on the 2016 Presidential Election, take 1

Added on by Taylor Smith.

I am sitting at the library while my kids scour the children’s section for drawing, craft, and origami books—despite the fact that said books seem to cause a lot of frustration (and yelling) around our house. A few minutes ago, an announcement came over the speakers about “Let’s Speak Arabic Story Time;” it started five minutes ago. My kids don’t speak Arabic, nor do I (though I kind of want to learn), but I am glad that we live in a community with “Let’s Speak Arabic Story Time.” From where I am sitting, I can see shelves marked, “Arabic,” “Persian,” “Español,” and “Other Non-English” (it’s kind of funny that the “Español” sign is the only one not in English). I am comforted by the fact that my local library considers it important to include selections in these diverse languages, and in the children’s section no less.

But, while I sit here, I can’t stop thinking about yesterday’s Presidential election. There is a family sitting at the table near me speaking in a mixture of Arabic and English. Knowing a bit about those in my community, it is likely that this family came to the US within the last fifteen years as political refugees, fleeing sectarian oppression and violence. And then, there is me: an upper-middle-class heterosexual Christian white male, born in the United States to parents whose parents’ parents’ parents were also born here; I am sitting here wondering what they are thinking, how they are reacting to yesterday’s surprise. A large chunk of my fellow Americans decided to elect a man who opened his campaign by stating that only a small “some” Mexican immigrants are “good people,” while the others are drug dealers, rapists, and the like (whether or not he said this about people immigrating legally or not makes no difference as far as I am concerned); they decided to give a man who called for banning an entire religion from entering the country the power to actually do so; a sizable swath of my fellow Americans asked to have a President whose campaign promises are, among other things, to restrict the freedom of the press and to increase the use of torture against POWs. I wonder what my neighbors think of me. Do they assume I voted for this? Do they assume that I want these things? It would be easy, even logical, for them to do so. Evidently, a lot of white folks like me did vote this way and do want some of this stuff.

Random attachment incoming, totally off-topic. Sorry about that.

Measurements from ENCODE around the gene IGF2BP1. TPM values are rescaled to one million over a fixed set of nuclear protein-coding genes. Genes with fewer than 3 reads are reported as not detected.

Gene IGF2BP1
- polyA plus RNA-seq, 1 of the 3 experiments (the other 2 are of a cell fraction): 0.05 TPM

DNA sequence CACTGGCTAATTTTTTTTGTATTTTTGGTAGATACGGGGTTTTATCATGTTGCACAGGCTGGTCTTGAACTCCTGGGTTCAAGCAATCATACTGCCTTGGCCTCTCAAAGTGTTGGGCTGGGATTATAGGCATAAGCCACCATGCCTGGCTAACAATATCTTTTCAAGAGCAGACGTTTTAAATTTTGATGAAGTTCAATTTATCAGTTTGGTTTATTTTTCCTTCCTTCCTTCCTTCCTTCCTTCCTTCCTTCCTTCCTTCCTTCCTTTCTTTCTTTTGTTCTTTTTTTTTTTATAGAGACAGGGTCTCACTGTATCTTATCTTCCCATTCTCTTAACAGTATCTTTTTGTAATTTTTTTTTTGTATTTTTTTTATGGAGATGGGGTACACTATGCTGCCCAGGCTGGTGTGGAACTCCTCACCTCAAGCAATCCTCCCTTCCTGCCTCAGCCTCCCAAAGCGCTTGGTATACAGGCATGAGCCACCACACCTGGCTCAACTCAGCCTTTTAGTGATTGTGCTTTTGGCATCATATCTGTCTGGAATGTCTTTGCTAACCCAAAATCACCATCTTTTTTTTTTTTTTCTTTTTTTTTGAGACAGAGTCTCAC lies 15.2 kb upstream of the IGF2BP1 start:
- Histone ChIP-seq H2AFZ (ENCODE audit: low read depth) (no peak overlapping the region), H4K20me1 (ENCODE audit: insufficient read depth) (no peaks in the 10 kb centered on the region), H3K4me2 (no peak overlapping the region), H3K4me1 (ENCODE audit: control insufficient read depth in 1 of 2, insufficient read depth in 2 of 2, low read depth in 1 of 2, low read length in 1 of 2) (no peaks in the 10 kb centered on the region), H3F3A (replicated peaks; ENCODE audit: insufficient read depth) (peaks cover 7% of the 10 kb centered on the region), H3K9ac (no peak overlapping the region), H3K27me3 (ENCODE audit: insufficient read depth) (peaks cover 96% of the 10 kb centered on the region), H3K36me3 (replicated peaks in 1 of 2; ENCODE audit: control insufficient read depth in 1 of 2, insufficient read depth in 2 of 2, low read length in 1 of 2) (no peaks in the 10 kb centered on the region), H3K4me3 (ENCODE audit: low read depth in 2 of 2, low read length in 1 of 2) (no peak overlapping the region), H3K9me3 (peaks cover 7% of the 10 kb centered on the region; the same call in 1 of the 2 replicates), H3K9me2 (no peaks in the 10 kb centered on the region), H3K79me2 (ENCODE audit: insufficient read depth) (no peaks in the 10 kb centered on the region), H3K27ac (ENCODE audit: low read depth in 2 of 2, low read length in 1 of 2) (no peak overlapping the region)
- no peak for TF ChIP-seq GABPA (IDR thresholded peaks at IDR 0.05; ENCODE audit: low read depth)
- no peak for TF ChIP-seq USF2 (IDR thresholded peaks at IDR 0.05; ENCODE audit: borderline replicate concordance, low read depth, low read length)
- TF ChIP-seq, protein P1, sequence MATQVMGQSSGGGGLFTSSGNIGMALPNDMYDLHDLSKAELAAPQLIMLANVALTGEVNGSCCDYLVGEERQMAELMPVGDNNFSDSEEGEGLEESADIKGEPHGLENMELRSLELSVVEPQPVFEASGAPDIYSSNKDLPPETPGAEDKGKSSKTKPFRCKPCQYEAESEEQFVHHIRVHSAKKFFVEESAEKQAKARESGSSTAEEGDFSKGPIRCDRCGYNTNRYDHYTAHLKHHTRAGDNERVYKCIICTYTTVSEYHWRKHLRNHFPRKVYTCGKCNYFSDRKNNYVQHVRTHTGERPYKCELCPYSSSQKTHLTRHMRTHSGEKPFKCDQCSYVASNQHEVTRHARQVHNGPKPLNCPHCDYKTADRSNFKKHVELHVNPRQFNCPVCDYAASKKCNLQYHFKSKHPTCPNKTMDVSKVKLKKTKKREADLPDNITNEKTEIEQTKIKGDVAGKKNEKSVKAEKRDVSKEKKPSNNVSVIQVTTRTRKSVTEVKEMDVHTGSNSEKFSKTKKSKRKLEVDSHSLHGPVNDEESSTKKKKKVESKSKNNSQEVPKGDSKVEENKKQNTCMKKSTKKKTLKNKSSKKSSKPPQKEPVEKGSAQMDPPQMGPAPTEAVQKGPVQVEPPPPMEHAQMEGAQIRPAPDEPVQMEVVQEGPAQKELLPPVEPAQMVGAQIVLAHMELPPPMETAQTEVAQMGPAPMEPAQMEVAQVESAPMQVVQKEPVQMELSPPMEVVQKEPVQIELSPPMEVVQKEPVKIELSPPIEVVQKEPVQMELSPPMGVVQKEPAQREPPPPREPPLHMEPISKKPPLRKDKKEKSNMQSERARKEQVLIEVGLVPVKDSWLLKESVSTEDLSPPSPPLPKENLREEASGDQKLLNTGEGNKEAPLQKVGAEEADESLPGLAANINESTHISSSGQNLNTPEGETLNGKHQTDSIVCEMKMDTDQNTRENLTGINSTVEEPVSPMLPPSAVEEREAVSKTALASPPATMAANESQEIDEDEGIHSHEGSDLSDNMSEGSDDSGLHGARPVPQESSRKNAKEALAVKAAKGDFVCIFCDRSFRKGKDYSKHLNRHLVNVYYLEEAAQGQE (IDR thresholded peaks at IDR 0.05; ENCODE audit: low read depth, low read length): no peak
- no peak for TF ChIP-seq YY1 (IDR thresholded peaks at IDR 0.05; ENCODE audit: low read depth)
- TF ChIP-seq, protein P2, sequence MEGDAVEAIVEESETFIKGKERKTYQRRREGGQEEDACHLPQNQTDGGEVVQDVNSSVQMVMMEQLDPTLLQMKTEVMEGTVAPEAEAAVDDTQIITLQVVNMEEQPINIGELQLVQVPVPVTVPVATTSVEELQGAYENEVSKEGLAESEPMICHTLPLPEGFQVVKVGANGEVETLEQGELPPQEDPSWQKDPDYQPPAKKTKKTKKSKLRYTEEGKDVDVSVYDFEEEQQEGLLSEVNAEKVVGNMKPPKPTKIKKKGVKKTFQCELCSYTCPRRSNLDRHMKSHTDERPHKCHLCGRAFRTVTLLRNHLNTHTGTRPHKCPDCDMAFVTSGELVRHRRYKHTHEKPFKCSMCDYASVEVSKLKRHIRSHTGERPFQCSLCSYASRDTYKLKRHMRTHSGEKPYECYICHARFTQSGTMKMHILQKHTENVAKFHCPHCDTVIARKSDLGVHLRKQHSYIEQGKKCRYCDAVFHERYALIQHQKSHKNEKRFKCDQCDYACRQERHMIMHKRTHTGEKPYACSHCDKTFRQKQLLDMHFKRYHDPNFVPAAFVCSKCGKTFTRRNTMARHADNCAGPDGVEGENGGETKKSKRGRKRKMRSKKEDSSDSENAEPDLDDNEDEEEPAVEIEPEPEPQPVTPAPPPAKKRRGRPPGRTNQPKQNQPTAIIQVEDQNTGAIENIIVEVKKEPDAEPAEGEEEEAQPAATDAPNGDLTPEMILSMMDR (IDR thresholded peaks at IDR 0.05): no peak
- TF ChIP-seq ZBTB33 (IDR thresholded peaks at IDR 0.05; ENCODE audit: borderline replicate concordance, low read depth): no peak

Donald Trump has made statements that have put my neighbors into a state of fear. Whether it is real or not, members of my community, just like this family across the room, are now living in a country they feel has rejected them. Instead of mothers, fathers, sisters, and brothers that simply want to go to the library, many people in the US have decided that they might be America-hating terrorists charading as nice people; they might be hiding someone among them who has evil plans. And, the United States electorate has decided to elect a man who also thinks this. Understandably so, this terrifies them. It terrifies me.

While I always knew that, technically speaking, Donald Trump could be the next President of the United States, I didn’t think it would actually happen. Such a thing seemed simply unfathomable to me. I recognize that I live on the west coast and that I work in an environment that skews pretty heavily to the left, which means that my personal political/social views are colored by that environment. The fact that Donald Trump’s views are as popular as they are comes as a (very big) surprise to me. So, when I woke up to see that Donald Trump had won enough electoral votes to become the next President, I was stunned. Shocked. Confused.